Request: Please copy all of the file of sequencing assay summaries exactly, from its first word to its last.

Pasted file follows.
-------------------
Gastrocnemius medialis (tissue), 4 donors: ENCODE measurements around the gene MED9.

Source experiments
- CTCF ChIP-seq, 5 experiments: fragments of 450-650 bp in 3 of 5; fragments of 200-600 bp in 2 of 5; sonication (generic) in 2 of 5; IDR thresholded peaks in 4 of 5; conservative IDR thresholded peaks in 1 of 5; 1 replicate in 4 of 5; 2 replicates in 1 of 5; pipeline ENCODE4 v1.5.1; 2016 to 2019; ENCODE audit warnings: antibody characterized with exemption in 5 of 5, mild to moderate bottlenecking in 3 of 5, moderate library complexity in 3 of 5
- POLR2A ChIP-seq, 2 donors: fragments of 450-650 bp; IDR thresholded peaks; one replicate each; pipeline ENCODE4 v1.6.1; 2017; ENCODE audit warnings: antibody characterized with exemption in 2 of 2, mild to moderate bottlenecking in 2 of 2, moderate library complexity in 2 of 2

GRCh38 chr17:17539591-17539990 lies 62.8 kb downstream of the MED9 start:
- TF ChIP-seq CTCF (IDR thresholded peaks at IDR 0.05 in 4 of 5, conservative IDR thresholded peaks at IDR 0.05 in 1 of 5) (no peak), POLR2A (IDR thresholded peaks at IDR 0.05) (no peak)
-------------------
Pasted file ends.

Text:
Gastrocnemius medialis (tissue), 4 donors: ENCODE measurements around the gene MED9.

Source experiments
- CTCF ChIP-seq, 5 experiments: fragments of 450-650 bp in 3 of 5; fragments of 200-600 bp in 2 of 5; sonication (generic) in 2 of 5; IDR thresholded peaks in 4 of 5; conservative IDR thresholded peaks in 1 of 5; 1 replicate in 4 of 5; 2 replicates in 1 of 5; pipeline ENCODE4 v1.5.1; 2016 to 2019; ENCODE audit warnings: antibody characterized with exemption in 5 of 5, mild to moderate bottlenecking in 3 of 5, moderate library complexity in 3 of 5
- POLR2A ChIP-seq, 2 donors: fragments of 450-650 bp; IDR thresholded peaks; one replicate each; pipeline ENCODE4 v1.6.1; 2017; ENCODE audit warnings: antibody characterized with exemption in 2 of 2, mild to moderate bottlenecking in 2 of 2, moderate library complexity in 2 of 2

GRCh38 chr17:17539591-17539990 lies 62.8 kb downstream of the MED9 start:
- TF ChIP-seq CTCF (IDR thresholded peaks at IDR 0.05 in 4 of 5, conservative IDR thresholded peaks at IDR 0.05 in 1 of 5) (no peak), POLR2A (IDR thresholded peaks at IDR 0.05) (no peak)